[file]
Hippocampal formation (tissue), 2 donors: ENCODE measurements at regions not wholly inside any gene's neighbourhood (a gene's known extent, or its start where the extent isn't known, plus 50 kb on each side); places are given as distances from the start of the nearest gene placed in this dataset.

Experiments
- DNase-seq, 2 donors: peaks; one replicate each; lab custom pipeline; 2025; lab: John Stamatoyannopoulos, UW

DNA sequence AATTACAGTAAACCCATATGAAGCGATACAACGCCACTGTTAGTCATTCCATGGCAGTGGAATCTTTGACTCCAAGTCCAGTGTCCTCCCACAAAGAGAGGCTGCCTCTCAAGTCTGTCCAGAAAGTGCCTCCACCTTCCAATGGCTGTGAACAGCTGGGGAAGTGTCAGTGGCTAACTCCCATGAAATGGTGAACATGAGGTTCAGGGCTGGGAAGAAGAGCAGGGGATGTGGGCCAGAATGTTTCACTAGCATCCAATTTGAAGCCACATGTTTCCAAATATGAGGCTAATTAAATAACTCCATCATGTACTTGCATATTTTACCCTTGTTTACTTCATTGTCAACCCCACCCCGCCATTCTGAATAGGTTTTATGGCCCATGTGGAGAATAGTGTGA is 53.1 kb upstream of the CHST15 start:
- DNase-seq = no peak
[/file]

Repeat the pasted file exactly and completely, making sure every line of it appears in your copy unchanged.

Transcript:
Hippocampal formation (tissue), 2 donors: ENCODE measurements at regions not wholly inside any gene's neighbourhood (a gene's known extent, or its start where the extent isn't known, plus 50 kb on each side); places are given as distances from the start of the nearest gene placed in this dataset.

Experiments
- DNase-seq, 2 donors: peaks; one replicate each; lab custom pipeline; 2025; lab: John Stamatoyannopoulos, UW

DNA sequence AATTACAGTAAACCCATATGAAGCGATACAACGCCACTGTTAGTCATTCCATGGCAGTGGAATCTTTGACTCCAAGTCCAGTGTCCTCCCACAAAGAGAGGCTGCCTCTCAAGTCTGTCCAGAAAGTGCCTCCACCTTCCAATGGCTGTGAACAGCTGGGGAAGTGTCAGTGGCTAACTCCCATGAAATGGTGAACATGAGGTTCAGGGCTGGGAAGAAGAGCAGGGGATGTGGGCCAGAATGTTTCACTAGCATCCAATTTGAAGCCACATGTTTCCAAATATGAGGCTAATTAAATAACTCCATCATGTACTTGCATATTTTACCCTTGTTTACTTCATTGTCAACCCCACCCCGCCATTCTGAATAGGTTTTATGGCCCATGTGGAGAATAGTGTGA is 53.1 kb upstream of the CHST15 start:
- DNase-seq = no peak